A charged crowd in Aguadulce, Panama, cheers as Hollywood actor Ruben Blades, the salsa superstar, leaps to the stage and grabs a mike, his music scratching from a pair of old speakers. But the man idolized all over Latin America as the "King of Salsa" isn't in this sugar-cane farming town to give one of his explosive concerts. Mr. Blades is here in a more challenging role: He's running for president of Panama.
The fact that he's lived in New York the past 20 years, becoming a millionaire celebrity while Panama suffered through corruption and decline, has made some critics see him as an Americanized carpetbagger. That doesn't deter the 44-year-old Latin heartthrob.
"They ask me where I was when I was living in the United States; they ask me where I've been," Mr. Blades screams into the microphone. Then, capitalizing on the disgust those in his country feel toward their current leaders, he reminds them, "Look who lives here. Puhleeez."
At least in spirit, "I have been here with you through it all," he reassures the crowd. "I will be here. And I not only will run for president; I will win."
Five months before Panama's first free elections in 25 years, Mr. Blades may have a chance to do just that.
As the political party he founded held its convention Sunday to nominate him, Mr. Blades was the most popular presidential hopeful in Panama. He leads every poll and draws breathless attention everywhere he goes. Two years ago he founded his political party, Papa Egoro ("Mother Earth" in one of Panama's indigenous languages), whose well-educated '60s-generation leaders operate under a mantra of no-politics-as-usual.
In a country sodden with disillusionment, Mr. Blades is to many Panamanians a sort of political reverie, a white knight come to save them.
Still, after making movies with Robert Redford ("The Milagro Beanfield War") Jack Nicholson ("The Two Jakes") and Spike Lee ("Mo' Better Blues") while his homeland was stung first by dictatorship and then by a U.S. invasion to capture drug-dealing Gen. Manuel Noriega, Mr. Blades has a lot to prove.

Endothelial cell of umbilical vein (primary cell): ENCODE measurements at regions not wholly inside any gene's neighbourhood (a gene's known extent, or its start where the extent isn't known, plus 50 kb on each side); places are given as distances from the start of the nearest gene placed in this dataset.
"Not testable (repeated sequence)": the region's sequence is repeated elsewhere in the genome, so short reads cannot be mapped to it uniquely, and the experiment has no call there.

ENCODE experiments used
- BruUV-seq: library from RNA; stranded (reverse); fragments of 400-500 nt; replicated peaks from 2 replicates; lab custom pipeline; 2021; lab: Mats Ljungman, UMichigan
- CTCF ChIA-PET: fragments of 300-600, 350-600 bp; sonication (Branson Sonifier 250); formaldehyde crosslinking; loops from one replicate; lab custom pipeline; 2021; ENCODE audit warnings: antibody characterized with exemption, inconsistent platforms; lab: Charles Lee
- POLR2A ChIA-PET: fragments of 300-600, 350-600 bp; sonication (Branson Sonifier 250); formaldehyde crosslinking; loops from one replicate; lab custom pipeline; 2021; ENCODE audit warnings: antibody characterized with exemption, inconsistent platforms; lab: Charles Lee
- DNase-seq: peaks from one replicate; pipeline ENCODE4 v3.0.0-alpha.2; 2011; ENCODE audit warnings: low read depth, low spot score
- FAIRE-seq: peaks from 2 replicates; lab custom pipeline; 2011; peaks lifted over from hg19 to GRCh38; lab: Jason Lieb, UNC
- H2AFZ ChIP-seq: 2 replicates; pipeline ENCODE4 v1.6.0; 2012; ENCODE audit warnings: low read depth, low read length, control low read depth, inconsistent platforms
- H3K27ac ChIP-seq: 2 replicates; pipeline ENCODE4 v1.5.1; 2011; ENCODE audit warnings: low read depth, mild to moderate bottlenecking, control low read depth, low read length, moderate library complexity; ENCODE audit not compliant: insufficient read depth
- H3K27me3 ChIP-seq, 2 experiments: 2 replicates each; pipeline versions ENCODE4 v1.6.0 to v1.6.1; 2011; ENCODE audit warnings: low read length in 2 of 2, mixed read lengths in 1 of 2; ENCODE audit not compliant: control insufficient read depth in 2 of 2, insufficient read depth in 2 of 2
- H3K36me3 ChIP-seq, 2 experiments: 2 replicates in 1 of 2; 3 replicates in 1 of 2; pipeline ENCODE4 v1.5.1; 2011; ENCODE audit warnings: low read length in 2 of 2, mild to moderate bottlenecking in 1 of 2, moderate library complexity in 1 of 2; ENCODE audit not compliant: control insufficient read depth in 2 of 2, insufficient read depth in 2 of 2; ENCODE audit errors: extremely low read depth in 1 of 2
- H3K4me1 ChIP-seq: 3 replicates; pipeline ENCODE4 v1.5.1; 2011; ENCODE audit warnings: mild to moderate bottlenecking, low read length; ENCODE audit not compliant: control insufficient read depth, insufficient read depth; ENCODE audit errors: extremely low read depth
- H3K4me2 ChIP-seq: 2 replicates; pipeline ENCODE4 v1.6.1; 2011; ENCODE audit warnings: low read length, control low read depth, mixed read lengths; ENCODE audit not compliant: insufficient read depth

Can a rich superstar still legitimately call himself a man of the people? Is he ready to give up his stardom for the role of president, or does he consider the post little more than a five-year gig?
"If he will give us the things we need, well then, all to the good," said Catarina Campo, 50, a farmer's wife who sat patiently if skeptically waiting for Mr. Blades to speak in Aguadulce last week.
"We don't have water; we don't have light. These politicians come again and again to our community and promise everything, but they never come back to make good. This Blades is a rich man. Why should he be any different?"
These are not idle questions in Panama, a country drained from years of the Noriega dictatorship, which made the country little more than a shell for drug running.
Current President Guillermo Endara, who was chosen in bloody balloting in 1989, deposed by Noriega and then appointed again after the U.S. invasion, cannot run again. It is unlikely that Panamanians would elect him, anyway: The country is saddled with 16 percent unemployment, Mr. Endara's government faces scandals on a par with those of the thugs he replaced, and the nation is suffering a sharp increase in crime, including drug use and trafficking that were supposed to end with Noriega's capture.
Panamanians don't have the energy to be robbed and left for dead again by their leaders. They are not blind to the fact that Mr. Blades still keeps his home in New York. Much as they adore him, they want a leader who will stay around.
"His popularity is rooted in his newness, he doesn't come from the ruling class, and he sings about the ghetto," says Marco Gandasegui, director of the Center for Latin American Studies in Panama City.
"But I think it very improbable that he will win the presidency, and I think it even less probable that he will solve our problems. Because politics is not like salsa; you can't improvise. And it's not like acting; you can't walk off after the curtain falls."
Mr. Blades' supporters say his bid is no act. The policeman's son from the barrio, who possesses a Harvard law degree and charisma to spare, has a history of political activism in his songs, which scream out against imperialism and the ghetto, injustice and the military boot.
"When I got my fame and I got my fortune," Mr. Blades says, "I always wanted to use it to work for my country, so that wherever I went, whatever I did, people would say, 'Ruben Blades is a Panamanian.' "